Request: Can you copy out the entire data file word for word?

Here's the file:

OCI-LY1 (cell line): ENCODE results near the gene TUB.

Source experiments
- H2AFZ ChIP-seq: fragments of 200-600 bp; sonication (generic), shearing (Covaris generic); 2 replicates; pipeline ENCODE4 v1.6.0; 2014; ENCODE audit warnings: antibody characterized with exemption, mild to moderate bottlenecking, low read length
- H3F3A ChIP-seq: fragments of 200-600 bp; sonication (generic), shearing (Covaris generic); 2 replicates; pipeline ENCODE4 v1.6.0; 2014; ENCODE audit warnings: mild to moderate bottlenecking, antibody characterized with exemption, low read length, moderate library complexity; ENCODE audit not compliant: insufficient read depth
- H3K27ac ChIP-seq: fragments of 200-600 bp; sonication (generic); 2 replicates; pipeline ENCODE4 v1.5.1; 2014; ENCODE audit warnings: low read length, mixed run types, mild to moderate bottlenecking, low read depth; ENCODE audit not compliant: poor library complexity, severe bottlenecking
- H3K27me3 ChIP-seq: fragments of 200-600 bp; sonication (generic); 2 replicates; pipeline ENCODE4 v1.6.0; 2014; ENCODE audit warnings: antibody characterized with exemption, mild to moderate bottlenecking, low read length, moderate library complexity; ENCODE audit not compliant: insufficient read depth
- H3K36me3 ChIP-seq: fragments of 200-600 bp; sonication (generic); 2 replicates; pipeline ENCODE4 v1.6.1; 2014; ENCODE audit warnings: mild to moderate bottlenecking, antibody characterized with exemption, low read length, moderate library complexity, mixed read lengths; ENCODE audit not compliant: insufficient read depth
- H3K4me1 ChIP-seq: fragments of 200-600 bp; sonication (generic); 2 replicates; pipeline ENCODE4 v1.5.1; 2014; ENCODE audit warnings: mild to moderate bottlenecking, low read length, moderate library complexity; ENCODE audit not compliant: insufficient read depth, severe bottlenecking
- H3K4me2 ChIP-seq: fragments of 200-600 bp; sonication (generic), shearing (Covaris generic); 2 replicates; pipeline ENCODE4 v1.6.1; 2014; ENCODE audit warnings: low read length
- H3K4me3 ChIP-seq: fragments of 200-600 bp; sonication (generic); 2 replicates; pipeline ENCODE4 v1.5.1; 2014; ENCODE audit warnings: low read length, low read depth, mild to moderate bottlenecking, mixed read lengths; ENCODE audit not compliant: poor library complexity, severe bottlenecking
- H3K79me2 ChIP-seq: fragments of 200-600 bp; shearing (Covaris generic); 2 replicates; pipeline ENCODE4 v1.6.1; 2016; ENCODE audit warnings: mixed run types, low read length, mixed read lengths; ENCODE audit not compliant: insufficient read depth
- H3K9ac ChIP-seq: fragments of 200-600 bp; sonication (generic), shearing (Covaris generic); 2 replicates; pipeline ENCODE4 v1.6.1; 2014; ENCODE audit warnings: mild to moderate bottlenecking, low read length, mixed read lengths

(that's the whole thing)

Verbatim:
OCI-LY1 (cell line): ENCODE results near the gene TUB.

Source experiments
- H2AFZ ChIP-seq: fragments of 200-600 bp; sonication (generic), shearing (Covaris generic); 2 replicates; pipeline ENCODE4 v1.6.0; 2014; ENCODE audit warnings: antibody characterized with exemption, mild to moderate bottlenecking, low read length
- H3F3A ChIP-seq: fragments of 200-600 bp; sonication (generic), shearing (Covaris generic); 2 replicates; pipeline ENCODE4 v1.6.0; 2014; ENCODE audit warnings: mild to moderate bottlenecking, antibody characterized with exemption, low read length, moderate library complexity; ENCODE audit not compliant: insufficient read depth
- H3K27ac ChIP-seq: fragments of 200-600 bp; sonication (generic); 2 replicates; pipeline ENCODE4 v1.5.1; 2014; ENCODE audit warnings: low read length, mixed run types, mild to moderate bottlenecking, low read depth; ENCODE audit not compliant: poor library complexity, severe bottlenecking
- H3K27me3 ChIP-seq: fragments of 200-600 bp; sonication (generic); 2 replicates; pipeline ENCODE4 v1.6.0; 2014; ENCODE audit warnings: antibody characterized with exemption, mild to moderate bottlenecking, low read length, moderate library complexity; ENCODE audit not compliant: insufficient read depth
- H3K36me3 ChIP-seq: fragments of 200-600 bp; sonication (generic); 2 replicates; pipeline ENCODE4 v1.6.1; 2014; ENCODE audit warnings: mild to moderate bottlenecking, antibody characterized with exemption, low read length, moderate library complexity, mixed read lengths; ENCODE audit not compliant: insufficient read depth
- H3K4me1 ChIP-seq: fragments of 200-600 bp; sonication (generic); 2 replicates; pipeline ENCODE4 v1.5.1; 2014; ENCODE audit warnings: mild to moderate bottlenecking, low read length, moderate library complexity; ENCODE audit not compliant: insufficient read depth, severe bottlenecking
- H3K4me2 ChIP-seq: fragments of 200-600 bp; sonication (generic), shearing (Covaris generic); 2 replicates; pipeline ENCODE4 v1.6.1; 2014; ENCODE audit warnings: low read length
- H3K4me3 ChIP-seq: fragments of 200-600 bp; sonication (generic); 2 replicates; pipeline ENCODE4 v1.5.1; 2014; ENCODE audit warnings: low read length, low read depth, mild to moderate bottlenecking, mixed read lengths; ENCODE audit not compliant: poor library complexity, severe bottlenecking
- H3K79me2 ChIP-seq: fragments of 200-600 bp; shearing (Covaris generic); 2 replicates; pipeline ENCODE4 v1.6.1; 2016; ENCODE audit warnings: mixed run types, low read length, mixed read lengths; ENCODE audit not compliant: insufficient read depth
- H3K9ac ChIP-seq: fragments of 200-600 bp; sonication (generic), shearing (Covaris generic); 2 replicates; pipeline ENCODE4 v1.6.1; 2014; ENCODE audit warnings: mild to moderate bottlenecking, low read length, mixed read lengths